Personnel of The Toronto Scottish Regiment (MG) in a Universal (Bren Gun) Carrier near Tilly-la-Campagne, France, August 8, 1944.
Credit: Lieut. Michael M. Dean / Canada. Dept. of National Defence / Library and Archives Canada / PA-131368
Mr. Melanson used a Bren Gun Carrier during the war.
"As I took the box and I handed it to Ernie, the gun fired. And the sky lit up and you know, we thought we had blew up. The two of us, we put the box down and we were feeling each other, to see if we were still here."
My friend and I, Ernie Broad, he’s from Perth [present-day Perth-Andover], New Brunswick - he’s dead there now, passed away - we were having trouble on this [telephone] line here and the tanks and the Bren Gun Carriers [light armoured tracked vehicles] were always tearing everything apart. So I said to Ernie, I said - it was a T in the road - and anyway, I said there: "Ernie, I’m going to, this time," I said, "I’m going in the culvert and I’m going to take the wire through there, [so] they can’t break it." So I got halfway to the tunnel, through the culvert, and I come onto a box about the size of a shoebox. So I started backing up a little bit and everything else, in water, so I passed it over to my friend; we had a flashlight and we looked at it, took the top off, it was all loaded with explosives. The Germans were going to blow up the road. Stop the communications. So I said: "Oh well, we got that one out. So, put that one aside." I said: "I’m going to go in again and give her another try."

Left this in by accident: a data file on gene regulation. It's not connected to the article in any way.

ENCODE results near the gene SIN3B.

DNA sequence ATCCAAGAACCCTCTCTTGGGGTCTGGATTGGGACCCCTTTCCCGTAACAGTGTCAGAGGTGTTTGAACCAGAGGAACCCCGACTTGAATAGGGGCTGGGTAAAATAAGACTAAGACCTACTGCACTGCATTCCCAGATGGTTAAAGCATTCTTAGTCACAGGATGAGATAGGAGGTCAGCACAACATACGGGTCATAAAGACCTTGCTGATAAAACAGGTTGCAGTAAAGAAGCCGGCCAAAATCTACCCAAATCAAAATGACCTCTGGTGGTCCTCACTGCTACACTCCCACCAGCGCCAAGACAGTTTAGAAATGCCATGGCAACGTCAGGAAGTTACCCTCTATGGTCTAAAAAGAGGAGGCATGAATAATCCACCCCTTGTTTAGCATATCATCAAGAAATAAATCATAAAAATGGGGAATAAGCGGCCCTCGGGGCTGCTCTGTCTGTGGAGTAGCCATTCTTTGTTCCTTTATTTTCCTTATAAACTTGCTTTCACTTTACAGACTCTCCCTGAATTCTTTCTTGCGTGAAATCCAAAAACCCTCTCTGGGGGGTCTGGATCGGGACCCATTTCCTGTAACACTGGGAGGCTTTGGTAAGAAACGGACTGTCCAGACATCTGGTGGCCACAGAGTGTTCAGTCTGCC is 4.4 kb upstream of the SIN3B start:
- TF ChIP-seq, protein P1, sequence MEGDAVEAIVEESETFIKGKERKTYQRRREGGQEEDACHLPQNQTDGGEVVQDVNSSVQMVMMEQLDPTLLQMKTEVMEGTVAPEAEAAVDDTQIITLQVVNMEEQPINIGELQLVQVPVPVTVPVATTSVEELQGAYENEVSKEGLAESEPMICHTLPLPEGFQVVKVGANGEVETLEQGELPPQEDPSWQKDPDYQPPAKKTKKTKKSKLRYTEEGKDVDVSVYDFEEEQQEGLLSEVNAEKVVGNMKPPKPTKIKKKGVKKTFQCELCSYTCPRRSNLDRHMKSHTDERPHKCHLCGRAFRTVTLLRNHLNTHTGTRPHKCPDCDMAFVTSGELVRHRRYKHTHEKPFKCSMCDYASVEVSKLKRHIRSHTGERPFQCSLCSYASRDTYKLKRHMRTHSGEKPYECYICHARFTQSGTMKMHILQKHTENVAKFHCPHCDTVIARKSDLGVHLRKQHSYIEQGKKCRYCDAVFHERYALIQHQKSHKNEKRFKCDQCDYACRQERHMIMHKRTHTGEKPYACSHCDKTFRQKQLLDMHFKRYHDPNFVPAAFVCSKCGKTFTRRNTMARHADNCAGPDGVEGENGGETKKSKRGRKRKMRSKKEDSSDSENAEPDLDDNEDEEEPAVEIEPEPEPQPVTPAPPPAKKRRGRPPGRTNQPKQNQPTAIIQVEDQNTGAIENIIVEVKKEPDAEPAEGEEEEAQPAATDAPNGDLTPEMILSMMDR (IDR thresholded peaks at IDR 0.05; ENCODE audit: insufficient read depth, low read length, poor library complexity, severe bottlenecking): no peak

So anyway, I went in, come across another box, oh my God. So backing up, backing up and backing up out of the culvert. And right across the road from there, there was a house, but unknown to us, there was a 5.5 Long Tom there [an American long barrel 155mm field gun]. And as I took the box and I handed it to Ernie, the gun fired. And the sky lit up and you know, we thought we had blew up (laughs). The two of us, we put the box down and we were feeling each other, to see if we were still here (laughs). So, anyway, we had a little trouble on that road. Poor Ernie, he was down the road aways, the first thing, an 88 [88mm German artillery shell] come and landed on the other side of the hedge a little ways from him, knocked him ass over kettle, he flew in the air and I thought: "Oh my God, he’s already dead."
So anyway, drove down there with the jeep, and here he was, staggering around, he was deafer than the post, he couldn’t hear nothing; because the shell had landed so close to him that he couldn’t hear nothing for about four or five days.